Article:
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This document provides an information to-do and information check list for partnership formation. The document includes information that the founders of a new partnership will likely need to know regarding the next steps in starting their business and complying with legal formalities. The document provides useful information about selecting a partnership name, preparing a statement of partnership authority, registering a business name, preparing a partnership agreement, obtaining an EIN, opening a partnership bank account, hiring employees and independent contractors, obtaining trademark protection, and obtaining permits and licenses. This form should be used by businesses and individuals interested in forming a business partnership.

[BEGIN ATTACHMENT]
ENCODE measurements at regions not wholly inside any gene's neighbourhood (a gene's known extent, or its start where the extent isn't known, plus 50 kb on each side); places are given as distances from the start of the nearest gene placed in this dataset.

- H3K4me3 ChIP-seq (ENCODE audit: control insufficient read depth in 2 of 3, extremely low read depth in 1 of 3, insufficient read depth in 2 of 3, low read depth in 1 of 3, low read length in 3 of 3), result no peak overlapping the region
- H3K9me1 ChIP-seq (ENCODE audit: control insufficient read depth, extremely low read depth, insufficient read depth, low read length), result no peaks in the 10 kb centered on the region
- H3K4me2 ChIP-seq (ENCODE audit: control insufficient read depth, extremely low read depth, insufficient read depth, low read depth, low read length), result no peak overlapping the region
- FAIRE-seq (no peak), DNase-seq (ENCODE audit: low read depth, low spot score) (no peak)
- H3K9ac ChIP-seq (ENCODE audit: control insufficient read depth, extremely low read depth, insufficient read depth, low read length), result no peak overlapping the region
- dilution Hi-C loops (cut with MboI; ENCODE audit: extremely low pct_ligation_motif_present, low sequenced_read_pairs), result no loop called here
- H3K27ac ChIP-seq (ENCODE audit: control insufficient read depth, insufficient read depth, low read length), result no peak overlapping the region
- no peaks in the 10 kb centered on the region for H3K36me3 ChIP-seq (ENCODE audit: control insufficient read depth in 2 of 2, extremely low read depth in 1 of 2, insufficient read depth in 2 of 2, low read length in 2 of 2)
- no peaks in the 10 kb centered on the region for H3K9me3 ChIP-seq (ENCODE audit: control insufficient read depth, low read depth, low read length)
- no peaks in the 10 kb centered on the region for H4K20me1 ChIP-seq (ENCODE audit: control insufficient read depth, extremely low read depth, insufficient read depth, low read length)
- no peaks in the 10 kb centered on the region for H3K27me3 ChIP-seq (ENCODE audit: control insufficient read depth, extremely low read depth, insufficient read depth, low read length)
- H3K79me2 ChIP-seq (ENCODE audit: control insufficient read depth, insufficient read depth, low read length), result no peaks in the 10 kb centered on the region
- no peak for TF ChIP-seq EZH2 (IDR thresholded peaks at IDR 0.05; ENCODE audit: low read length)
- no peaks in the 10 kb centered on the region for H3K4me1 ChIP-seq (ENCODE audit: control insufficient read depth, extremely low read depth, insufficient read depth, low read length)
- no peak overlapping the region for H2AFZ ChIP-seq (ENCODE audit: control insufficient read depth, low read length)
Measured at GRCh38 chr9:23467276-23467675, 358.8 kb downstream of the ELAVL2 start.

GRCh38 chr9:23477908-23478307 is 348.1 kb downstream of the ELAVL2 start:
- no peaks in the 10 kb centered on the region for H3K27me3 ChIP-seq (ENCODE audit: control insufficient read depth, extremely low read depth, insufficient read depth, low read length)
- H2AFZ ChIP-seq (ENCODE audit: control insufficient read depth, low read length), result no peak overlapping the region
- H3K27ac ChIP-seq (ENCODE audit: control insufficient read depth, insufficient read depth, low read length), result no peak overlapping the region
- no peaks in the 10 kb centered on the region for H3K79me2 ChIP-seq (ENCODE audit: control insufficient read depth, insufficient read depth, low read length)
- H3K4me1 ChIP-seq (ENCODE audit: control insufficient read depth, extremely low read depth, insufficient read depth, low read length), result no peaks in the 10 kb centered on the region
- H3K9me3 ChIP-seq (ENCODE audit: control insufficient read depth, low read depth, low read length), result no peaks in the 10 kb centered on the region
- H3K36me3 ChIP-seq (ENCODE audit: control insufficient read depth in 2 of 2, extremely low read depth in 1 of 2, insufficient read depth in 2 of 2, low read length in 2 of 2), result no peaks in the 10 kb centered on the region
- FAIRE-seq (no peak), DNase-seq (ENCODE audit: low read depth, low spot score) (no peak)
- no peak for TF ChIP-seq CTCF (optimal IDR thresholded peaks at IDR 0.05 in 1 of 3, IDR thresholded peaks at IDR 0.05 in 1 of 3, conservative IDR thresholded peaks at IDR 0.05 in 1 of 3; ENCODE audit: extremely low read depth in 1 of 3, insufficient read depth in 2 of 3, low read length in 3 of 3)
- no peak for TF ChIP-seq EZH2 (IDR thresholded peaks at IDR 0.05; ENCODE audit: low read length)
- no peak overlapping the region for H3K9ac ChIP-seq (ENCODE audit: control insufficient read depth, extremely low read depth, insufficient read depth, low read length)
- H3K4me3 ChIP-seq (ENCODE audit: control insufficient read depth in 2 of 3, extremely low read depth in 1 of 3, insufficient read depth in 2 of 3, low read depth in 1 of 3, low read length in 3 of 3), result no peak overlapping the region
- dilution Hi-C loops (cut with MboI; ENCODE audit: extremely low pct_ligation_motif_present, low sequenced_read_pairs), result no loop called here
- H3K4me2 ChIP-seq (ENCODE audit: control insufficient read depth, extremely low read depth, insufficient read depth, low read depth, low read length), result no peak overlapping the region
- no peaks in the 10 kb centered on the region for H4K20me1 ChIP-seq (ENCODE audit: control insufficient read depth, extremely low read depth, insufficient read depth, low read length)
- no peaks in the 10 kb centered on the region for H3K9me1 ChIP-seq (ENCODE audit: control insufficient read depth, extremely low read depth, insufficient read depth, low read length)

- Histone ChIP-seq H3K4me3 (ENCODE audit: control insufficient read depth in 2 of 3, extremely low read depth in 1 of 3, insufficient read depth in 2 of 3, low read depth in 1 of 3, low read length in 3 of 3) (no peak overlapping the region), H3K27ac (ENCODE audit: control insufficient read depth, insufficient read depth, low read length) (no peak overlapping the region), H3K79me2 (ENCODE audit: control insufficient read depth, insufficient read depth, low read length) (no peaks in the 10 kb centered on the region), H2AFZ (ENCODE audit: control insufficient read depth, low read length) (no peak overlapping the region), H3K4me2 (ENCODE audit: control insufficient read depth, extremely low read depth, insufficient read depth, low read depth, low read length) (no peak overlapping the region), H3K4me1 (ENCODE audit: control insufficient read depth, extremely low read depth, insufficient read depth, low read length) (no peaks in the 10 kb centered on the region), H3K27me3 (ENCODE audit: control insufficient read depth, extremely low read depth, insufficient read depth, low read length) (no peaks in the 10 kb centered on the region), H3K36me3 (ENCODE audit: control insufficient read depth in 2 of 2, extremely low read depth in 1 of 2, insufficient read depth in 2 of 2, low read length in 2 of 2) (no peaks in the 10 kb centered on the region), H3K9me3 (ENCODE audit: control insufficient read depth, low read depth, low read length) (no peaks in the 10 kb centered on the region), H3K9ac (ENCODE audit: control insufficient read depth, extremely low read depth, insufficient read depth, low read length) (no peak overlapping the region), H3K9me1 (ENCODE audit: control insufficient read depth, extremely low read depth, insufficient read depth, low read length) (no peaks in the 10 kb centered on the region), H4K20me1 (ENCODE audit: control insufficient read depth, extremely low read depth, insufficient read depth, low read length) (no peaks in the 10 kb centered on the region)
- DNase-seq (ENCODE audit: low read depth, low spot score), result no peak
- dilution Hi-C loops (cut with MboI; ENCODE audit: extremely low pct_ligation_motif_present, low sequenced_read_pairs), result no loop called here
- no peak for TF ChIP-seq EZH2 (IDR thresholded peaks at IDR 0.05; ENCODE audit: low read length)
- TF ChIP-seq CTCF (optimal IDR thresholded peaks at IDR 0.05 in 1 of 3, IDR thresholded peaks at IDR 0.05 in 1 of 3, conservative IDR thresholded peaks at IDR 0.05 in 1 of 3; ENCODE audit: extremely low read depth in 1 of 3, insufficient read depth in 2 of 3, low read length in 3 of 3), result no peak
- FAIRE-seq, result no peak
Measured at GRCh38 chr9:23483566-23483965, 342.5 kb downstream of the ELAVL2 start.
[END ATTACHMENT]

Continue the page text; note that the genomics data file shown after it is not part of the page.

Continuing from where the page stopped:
This document provides an information to-do and information check list for partnership formation. The document includes information that the founders of a new partnership will likely need to know regarding the next steps in starting their business and complying with legal formalities. The document provides useful information about selecting a partnership name, preparing a statement of partnership authority, registering a business name, preparing a partnership agreement, obtaining an EIN, opening a partnership bank account, hiring employees and independent contractors, obtaining trademark protection, and obtaining permits and licenses. This form should be used by businesses and individuals interested in forming a business partnership. PARTNERSHIP FORMATION TO-DO AND INFORMATION CHECK LIST ? Name Availability. Choose the Name of your Partnership and make sure it is available. You should do research to see if the name is available by checking to see if any corporations or LLCs in your state have your proposed name. This can be accomplished by visiting the website of the Secretary of State (“SOS”) and using the business entity name search. In addition you should research whether any partnerships have your name in your county or in any surrounding counties. This can be accomplished by visiting each county’s County Clerk website and using the Fictitious Business Name search – in some counties this can also be called an Assumed Name, Doing Business As or D/B/A search. Additionally, you should try searching the internet for your proposed name. If you have done the foregoing searches and all looks good, and you plan to eventually obtain trademarks or service marks in your company name, you should also check to make sure the trademark and/or service mark is available with the United States Patent and Trademark Office (“USPTO”). A basic Trademark search can be done on the USPTO’s website; however this search is fairly complicated and might not be conclusive. You might consider talking to an attorney about performing this search for you. State trademark and/or service mark searches should also be considered. You will also want to consider checking to see if the domain name associated with your chosen business name is available, as well as performing a search of local phone books and directories to see if any local businesses are currently operating with the same or a similar name that did not appear in your other search results. o Why? If the name is taken, you will confuse your customers, and potentially have legal issues with the other entity using the same name. In addition, if the Partnership name is not available with your County Clerk, your paperwork will be denied and you will have wasted your time with the paperwork and filing fee. If the trademark is not available, if and when you eventually apply for a trademark, your application will be rejected and you will have wasted your time with the paperwork and the filing fee (which exceeds $300). The same is true of your business’ potential domain name – you do not want to invest in forming an LLC and registering a trademark only to find that the valuable online domain name presence your business needs is unavailable. A local search of business names will help to assure that you are aware of any businesses operating with the same or a similar name that have not taken the additional steps and filed the name with the Secretary of State or registered its trademark. Just because another business has not registered its trademark does not mean that it does not have legal rights to that name. Questions as to the legal rights to a business name should be addressed to a legal professional. o One-time or repetitive? These availability searches are a one-time task for each potential name. o Due Date? You should do this before you attempt to form your Partnership. o State Specific? The procedures for searching the state SOS database and the state trademark/service mark database may differ from state to state. o What Triggers? You have decided you would like to form a Partnership. ? Statement of Partnership Authority. Prepare and execute your Partnership’s Statement of Partnership Authority (“Statement”), and file the Statement with the SOS’s office, paying the filing fee and requesting an extra certified copy. o Why? The Statement is your Partnership’s documentation with your state, while this is not necessary to be filed to exist as a partnership, it may be required for the Partnership to consummate real estate deals or other transactions. You must pay the filing fee for your State to process the paperwork. The reason you request an extra certified copy is so you will have an original copy for your files. o One-time or repetitive? Preparing and filing the Statement is a one-time task. o Due Date? You should prepare the Statement when you start the Partnership. o State Specific? Each state has its own rules and regulations regarding what must be included on the Statement, some states don’t even call it a Statement. If you would like a detailed and attorney reviewed sample Statement, a sample specific to your state can be purchased on docstoc.com, otherwise forms can often be found on the website of the Secretary of State of your state (for example, in California: http://www.sos.ca.gov/business/gp/forms/gp-1.pdf can be used). The filing costs and other fees are also state specific. o What Triggers? You have decided you would like to form a Partnership. ? Register Your Fictitious Business Name. You must file a Fictitious Business Name Statement with your County Clerk, unless you are doing business using your surname. These can also be called an Assumed Name filing or Doing Business As or D/B/A filing. These filing forms can often be found at the County Clerk’s website for your county, for example, in Los Angeles County the form is located at: http://www.lavote.net/GENERAL/PDFS/FICTITIOUS_BUSINESS_NAME.pdf. In addition, most counties require publication of the fictitious business name in a newspaper or other publication. o Why? It is required to register the partnership. o One-time or repetitive? Generally this is a one-time task. o Due Date? You should register prior to doing business under the assumed name. The actual due date will vary county by county, for example in Los Angeles county; you must file no later than 40 days after the business start date. o State Specific? As indicated above, this is county specific; each county will have its own requirements, filing fees and forms. o What Triggers? Starting a partnership. ? Partnership Agreement. Prepare and have the partners execute a Partnership Agreement. If you would like a detailed and attorney reviewed sample Partnership Agreement, a sample specific to your state can be purchased on docstoc.com. o Why? The Partnership Agreement is the most important document for a Partnership, it sets forth how the Partnership is governed; the number of Partners; the rights and duties of the Partners; how new Partners are admitted; how profits and losses are split; dissolution rights; termination issues; and many other issues. While Partnership Agreements are not mandatory, in absence of a Partnership Agreement, your states default partnership rules will apply, which likely will not handle the issues the way you and your partners would prefer. o One-time or repetitive? The Partnership Agreement is drafted once, but can be amended over time if issues arise. New partners will need to sign the Partnership Agreement as well. o Due Date? The Partnership Agreement should be drafted and executed as soon as possible following formation of the Partnership. o State Specific? Some states have law limiting what can be agreed to in the Partnership Agreement. o What Triggers? Forming a Partnership. ? Employer Identification Number. Prepare, execute and submit to the IRS Form SS-4 (Application for Employer I.D. Number), this can be done on paper, printable at: http://www.irs.gov/pub/irs-pdf/fss4.pdf, or can be applied for online at: https://sa1.www4.irs.gov/modiein/individual/index.jsp. o Why? The Employer Identification Number (“EIN”) is the Partnership’s Social Security Number (Social Security Numbers can only be issued to people; EINs are issued to Partnerships). This number is necessary to open a bank account for the Partnership and also for tax reasons. Some of the questions on the EIN application have tax implications, so it may be necessary to consult an attorney or tax professional. o One-time or repetitive? Obtaining an EIN is a one-time task. o Due Date? You should apply for an EIN promptly following formation of the Partnership. o State Specific? EIN is issued by the Federal government and ac